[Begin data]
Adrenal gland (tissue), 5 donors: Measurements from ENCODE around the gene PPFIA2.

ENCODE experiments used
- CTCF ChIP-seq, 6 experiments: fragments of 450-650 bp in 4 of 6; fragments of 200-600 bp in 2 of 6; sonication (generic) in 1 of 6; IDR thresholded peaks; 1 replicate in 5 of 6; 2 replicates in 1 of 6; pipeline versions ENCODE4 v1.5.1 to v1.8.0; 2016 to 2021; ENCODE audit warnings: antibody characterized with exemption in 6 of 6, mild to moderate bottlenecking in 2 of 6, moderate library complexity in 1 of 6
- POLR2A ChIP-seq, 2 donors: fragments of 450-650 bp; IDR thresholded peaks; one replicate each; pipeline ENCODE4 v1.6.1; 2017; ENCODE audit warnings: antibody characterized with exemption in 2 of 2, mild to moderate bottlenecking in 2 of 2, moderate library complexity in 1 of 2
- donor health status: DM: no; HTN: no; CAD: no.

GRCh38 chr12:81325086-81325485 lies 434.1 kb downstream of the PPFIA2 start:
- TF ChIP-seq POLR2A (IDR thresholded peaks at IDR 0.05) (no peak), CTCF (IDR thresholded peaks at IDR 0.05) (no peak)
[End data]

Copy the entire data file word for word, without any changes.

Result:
Adrenal gland (tissue), 5 donors: Measurements from ENCODE around the gene PPFIA2.

ENCODE experiments used
- CTCF ChIP-seq, 6 experiments: fragments of 450-650 bp in 4 of 6; fragments of 200-600 bp in 2 of 6; sonication (generic) in 1 of 6; IDR thresholded peaks; 1 replicate in 5 of 6; 2 replicates in 1 of 6; pipeline versions ENCODE4 v1.5.1 to v1.8.0; 2016 to 2021; ENCODE audit warnings: antibody characterized with exemption in 6 of 6, mild to moderate bottlenecking in 2 of 6, moderate library complexity in 1 of 6
- POLR2A ChIP-seq, 2 donors: fragments of 450-650 bp; IDR thresholded peaks; one replicate each; pipeline ENCODE4 v1.6.1; 2017; ENCODE audit warnings: antibody characterized with exemption in 2 of 2, mild to moderate bottlenecking in 2 of 2, moderate library complexity in 1 of 2
- donor health status: DM: no; HTN: no; CAD: no.

GRCh38 chr12:81325086-81325485 lies 434.1 kb downstream of the PPFIA2 start:
- TF ChIP-seq POLR2A (IDR thresholded peaks at IDR 0.05) (no peak), CTCF (IDR thresholded peaks at IDR 0.05) (no peak)